Another fire on a timber frame housing scheme will surely lead to more calls for the construction method to be scrapped for major developments

So here we go again. The fire that struck at a construction site in Hatfield on Saturday is inevitably going to reignite the debate on the use of timber frames for major developments. The blaze destroyed two blocks of an 84-unit development in the town centre, and comes just over a year after a major development in Colindale, North West London, was razed to the ground and months after fires struck at a student accommodation block in Newcastle-upon-Tyne and a three-storey Persimmon housing development in the West Midlands. A report into the Colindale blaze released in April, which concluded that the fire was most likely caused by a discarded cigarette, questioned whether the method should be used for high-rise buildings. Other figures, such as chairman of the London Assembly and vice-chair of the London Fire and Emergency Planning Authority Brian Coleman, were even more outspoken: “Nobody in their right mind would buy a timber-frame building higher than two storeys,” he said at the time.

It is clearly a nervous time for those involved. This appears to have affected those I contacted this morning regarding the Hatfield fire. After being first told by Hertfordshire Fire Service that the most likely cause of the blaze was accidental I received something a different message from Balfour Beatty, parent company of the contractor on site Mansell. The firm said it was baffled by that initial accidental suggestion and said that any indication of the cause was “pure speculation” - so is clearly not dismissing foul play as a possible cause.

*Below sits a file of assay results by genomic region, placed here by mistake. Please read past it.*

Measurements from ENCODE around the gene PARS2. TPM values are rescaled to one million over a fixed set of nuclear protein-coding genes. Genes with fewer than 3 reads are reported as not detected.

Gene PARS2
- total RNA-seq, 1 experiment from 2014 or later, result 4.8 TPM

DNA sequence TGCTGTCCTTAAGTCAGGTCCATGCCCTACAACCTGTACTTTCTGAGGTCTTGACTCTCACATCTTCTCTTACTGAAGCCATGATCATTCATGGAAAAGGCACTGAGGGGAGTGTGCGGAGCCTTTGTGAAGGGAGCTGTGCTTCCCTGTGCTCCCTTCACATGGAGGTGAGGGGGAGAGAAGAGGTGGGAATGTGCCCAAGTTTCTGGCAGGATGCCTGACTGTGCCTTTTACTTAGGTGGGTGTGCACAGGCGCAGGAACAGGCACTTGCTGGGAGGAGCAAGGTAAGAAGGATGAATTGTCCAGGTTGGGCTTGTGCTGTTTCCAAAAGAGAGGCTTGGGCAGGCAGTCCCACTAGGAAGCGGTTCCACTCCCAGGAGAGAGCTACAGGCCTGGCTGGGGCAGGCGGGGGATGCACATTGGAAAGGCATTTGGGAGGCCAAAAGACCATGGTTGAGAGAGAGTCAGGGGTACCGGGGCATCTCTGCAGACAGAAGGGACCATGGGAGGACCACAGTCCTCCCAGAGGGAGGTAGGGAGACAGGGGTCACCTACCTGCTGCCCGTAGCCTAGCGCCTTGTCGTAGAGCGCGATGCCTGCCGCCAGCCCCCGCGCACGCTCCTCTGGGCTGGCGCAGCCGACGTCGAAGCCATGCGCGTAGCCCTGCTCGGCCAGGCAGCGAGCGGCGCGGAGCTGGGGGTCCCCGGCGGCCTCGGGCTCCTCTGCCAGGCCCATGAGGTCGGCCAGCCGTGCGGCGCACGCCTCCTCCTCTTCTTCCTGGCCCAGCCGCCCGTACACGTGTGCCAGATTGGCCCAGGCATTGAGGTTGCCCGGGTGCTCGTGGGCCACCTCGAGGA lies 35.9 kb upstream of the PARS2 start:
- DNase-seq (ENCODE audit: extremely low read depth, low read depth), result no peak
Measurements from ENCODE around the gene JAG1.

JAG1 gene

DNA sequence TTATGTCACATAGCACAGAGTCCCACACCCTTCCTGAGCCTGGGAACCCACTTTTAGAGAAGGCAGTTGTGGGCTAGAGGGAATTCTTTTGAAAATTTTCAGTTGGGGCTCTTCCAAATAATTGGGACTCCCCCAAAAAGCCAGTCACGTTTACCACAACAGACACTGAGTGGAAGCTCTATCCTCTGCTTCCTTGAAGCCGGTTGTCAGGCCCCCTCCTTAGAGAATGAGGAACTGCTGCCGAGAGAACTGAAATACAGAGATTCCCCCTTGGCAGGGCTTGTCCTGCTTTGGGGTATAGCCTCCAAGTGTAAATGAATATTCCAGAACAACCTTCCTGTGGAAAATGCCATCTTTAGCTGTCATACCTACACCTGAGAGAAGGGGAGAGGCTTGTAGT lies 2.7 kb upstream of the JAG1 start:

Those in the corner for the defence of timber frame housing are clearly not helped by the media age we live. Photos of the fire were being uploaded onto picture sharing website such as Flickr within minutes of the fire striking the site and several videos of the blaze, which appears to be similar in power to the one that struck in Colindale, are now available on YouTube. When such dramatic scenes, and damage, are there for all to see it makes the case for those highlighting the benefits of timber frames all the more difficult to make.